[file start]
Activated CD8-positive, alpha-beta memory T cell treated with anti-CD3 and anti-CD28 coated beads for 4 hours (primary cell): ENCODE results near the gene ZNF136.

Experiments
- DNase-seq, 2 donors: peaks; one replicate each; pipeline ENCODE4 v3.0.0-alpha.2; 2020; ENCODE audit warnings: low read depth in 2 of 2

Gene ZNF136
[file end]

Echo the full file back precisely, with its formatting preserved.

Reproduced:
Activated CD8-positive, alpha-beta memory T cell treated with anti-CD3 and anti-CD28 coated beads for 4 hours (primary cell): ENCODE results near the gene ZNF136.

Experiments
- DNase-seq, 2 donors: peaks; one replicate each; pipeline ENCODE4 v3.0.0-alpha.2; 2020; ENCODE audit warnings: low read depth in 2 of 2

Gene ZNF136